“I am so tired but very very happy. That was a very hard race from the start to finish. At the start I tried to follow Valentino and Tamada but it was impossible. My tyres go off a little and I tried to keep my rhythm. I knew Sete was very close. I didn’t need a pit board to tell this – I could hear him. I tried to reduce the pace in the middle of the race to conserve my tyres for the end. I defended my position and took the tight line wherever possible. It was a very physical and mental race but a race that was very important after some of the recent results. We need to build on this performance in preparation for the rest of the season. My team have worked very hard this weekend and I am very happy to be able to give them and my sponsors something to smile about!”

Sete Gibernau, Telefonica MoviStar Honda, 4th:
“We got what we deserved today because we’ve had a bad weekend in general and we’ve paid for it in the race. I made too many mistakes in qualifying, we changed the bike again for the race and we didn’t get it right. These things happen when everything is nort perfectly in its place and we have to learn from it.”

Colin Edwards, Telefonica MoviStar Honda, 9th:
“The chattering was my biggest problem once again. It was worse than ever today and if you look at the lap times it was the same all the way through because I couldn’t push any harder. We chose a slightly softer tyre than Brno because there are more bumps here but even so I couldn’t do any more.”

Fausto Gresini, team manager:
“Sete gave his best but the setting wasn’t right for the race and his level is better than fourth. The whole weekend was tough and we lost precious time in the wet session. The important thing is that we are not beaten yet, even though the gap is increased. We will keep focused and fight for the championship until the end.”

Max Biaggi, Camel Honda (Michelin Tyres), Not finished first lap:
“Obviously I’m disillusioned with today’s events, even though I know it’s all part of racing. It was an involuntary accident which came about from a misunderstanding with Capirossi. He probably had a lot to do on the first lap, he was ahead of everyone from the first bend on the track. He was ahead and detached from the rest and he went very wide, going well outside the normal line on that turn. I was right behind and with Loris going wide, as well as slowly, I held my line as he closed the throttle suddenly. Trying not to crash into him I jammed on the brakes so hard that my rear tyre left the ground. We made contact then and I crashed. It’s a shame, today I was in the right shape to do a good race. I don’t want to think about the championship at the moment, but it’s obvious the situation is very difficult now. There are still five races left however and we will wait to see what happens.”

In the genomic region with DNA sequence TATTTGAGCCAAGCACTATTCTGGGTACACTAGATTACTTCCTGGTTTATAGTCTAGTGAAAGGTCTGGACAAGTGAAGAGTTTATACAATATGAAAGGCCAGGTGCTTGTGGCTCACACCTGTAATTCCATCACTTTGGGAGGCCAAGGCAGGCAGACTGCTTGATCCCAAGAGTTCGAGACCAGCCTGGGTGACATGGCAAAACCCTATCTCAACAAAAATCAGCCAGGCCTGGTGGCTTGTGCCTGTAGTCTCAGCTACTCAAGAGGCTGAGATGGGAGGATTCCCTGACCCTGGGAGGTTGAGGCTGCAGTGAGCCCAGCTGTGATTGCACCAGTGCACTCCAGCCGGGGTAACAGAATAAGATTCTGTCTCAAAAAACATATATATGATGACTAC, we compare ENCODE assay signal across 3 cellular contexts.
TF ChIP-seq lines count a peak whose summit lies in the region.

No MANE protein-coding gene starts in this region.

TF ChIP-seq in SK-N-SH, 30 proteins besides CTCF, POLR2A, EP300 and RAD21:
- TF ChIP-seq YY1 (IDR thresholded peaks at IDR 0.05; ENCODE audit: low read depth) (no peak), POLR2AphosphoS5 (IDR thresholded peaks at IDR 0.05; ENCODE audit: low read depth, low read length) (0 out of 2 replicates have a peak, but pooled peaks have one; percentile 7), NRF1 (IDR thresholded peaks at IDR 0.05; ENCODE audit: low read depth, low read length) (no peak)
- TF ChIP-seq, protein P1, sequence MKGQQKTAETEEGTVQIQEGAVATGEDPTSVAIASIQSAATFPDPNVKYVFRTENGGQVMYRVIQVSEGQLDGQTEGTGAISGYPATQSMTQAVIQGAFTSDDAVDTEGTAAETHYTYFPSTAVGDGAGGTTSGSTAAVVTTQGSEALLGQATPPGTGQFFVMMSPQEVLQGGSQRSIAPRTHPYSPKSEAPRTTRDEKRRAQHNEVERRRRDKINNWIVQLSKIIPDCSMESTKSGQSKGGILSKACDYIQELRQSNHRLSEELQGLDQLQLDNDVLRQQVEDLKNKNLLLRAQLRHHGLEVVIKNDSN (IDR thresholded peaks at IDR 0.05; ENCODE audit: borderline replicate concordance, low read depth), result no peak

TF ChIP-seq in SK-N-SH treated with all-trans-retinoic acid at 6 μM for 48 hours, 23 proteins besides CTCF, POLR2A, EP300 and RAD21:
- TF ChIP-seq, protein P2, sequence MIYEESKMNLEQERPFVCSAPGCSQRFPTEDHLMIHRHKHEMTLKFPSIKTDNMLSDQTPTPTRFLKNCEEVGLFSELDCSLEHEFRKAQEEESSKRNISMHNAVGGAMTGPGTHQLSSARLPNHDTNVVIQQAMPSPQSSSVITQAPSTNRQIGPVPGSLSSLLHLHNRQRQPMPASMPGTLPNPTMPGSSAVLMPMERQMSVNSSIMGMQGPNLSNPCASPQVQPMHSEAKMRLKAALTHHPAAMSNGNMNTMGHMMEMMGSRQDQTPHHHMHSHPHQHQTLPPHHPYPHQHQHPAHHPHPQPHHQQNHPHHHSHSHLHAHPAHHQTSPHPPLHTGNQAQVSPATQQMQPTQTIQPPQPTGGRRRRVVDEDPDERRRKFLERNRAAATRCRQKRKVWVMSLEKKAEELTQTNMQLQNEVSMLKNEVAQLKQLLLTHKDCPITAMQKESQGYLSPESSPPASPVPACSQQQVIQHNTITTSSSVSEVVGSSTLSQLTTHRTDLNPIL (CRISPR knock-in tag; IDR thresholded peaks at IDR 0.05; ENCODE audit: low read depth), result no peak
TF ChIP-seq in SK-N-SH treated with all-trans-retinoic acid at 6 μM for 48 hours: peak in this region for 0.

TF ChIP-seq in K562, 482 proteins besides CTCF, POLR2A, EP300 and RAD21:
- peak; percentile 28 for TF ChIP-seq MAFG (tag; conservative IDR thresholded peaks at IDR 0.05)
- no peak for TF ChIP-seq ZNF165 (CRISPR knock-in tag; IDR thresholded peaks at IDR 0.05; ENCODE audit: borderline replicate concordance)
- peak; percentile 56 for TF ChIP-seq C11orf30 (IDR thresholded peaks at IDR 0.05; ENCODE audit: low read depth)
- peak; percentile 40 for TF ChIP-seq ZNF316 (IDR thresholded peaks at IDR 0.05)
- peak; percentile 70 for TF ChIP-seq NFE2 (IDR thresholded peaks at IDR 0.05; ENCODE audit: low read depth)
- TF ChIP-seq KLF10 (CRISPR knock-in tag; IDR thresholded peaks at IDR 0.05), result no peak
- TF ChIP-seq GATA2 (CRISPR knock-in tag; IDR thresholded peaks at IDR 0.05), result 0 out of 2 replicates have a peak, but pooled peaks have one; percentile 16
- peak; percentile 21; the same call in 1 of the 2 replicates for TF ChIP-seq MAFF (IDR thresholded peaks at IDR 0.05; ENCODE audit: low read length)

Sito Pons, Camel Honda (Team Principal):
“A very unfortunate race for Max and for the title challenge. Max had the necessary pace to fight for victory and his chances ended on the first lap, as well as making his title chances that bit slimmer, which is the main disappointment today. In any case, the team can celebrate a great second place for Makoto Tamada who rode a superb race. Now we must focus on the next race, to take the championship fight even further and recover some of those lost points.”

Nicky Hayden, Repsol Honda, dns:
Nicky Hayden did not start the race due to a broken collar bone sustained in his race crash at Brno.


MotoGP World Championship Grand Prix Round 11
Grand Prix of the Portugal, Estoril


line
MotoGP
1 Valentino ROSSI (Gauloises Fortuna Yamaha)
2 Makoto TAMADA (Camel Honda)
3 Alex BARROS (Repsol Honda Team)
4 Sete GIBERNAU (Telefonica Movistar Honda Mot)
5 Carlos CHECA (Gauloises Fortuna Yamaha)
6 John HOPKINS (Team Suzuki MotoGP)
7 Loris CAPIROSSI (Ducati Marlboro Team)
8 Troy BAYLISS (Ducati Marlboro Team)
9 Colin EDWARDS (Telefonica Movistar Honda Mot)
10 Norick ABE (Fortuna Gauloises Tech 3)
11 Shinya NAKANO (Kawasaki Racing Team)
12 Jeremy McWILLIAMS (MS Aprilia Racing)
13 Alex HOFMANN (Kawasaki Racing Team)
14 Kenny ROBERTS (Team Suzuki MotoGP)
15 Nobuatsu AOKI (Proton Team KR)



Makoto TAMADA (Camel Honda)
250cc
1 Toni ELIAS (Fortuna Honda)
2 Sebastian PORTO (Repsol - Aspar Team 250cc)
3 Randy DE PUNIET (Safilo Carrera - LCR)
4 Daniel PEDROSA (Telefonica Movistar Honda 250)
5 Alex DE ANGELIS (Aprilia Racing)
6 Anthony WEST (Freesoul Abruzzo Racing Team)
7 Manuel POGGIALI (MS ApriliaTeam)
8 Chaz DAVIES (Wurth Honda BQR)
9 Hiroshi AOYAMA (Telefonica Movistar Honda 250)
10 Roberto ROLFO (Fortuna Honda)
11 Hector FAUBEL (refusa - Aspar Team 250cc)
12 Franco BATTAINI (Campetella Racing)
13 Eric BATAILLE (Wurth Honda BQR)
14 Jakub SMRZ (Molenaar Racing)
15 Dirk HEIDOLF (refusa - Aspar Team 250cc)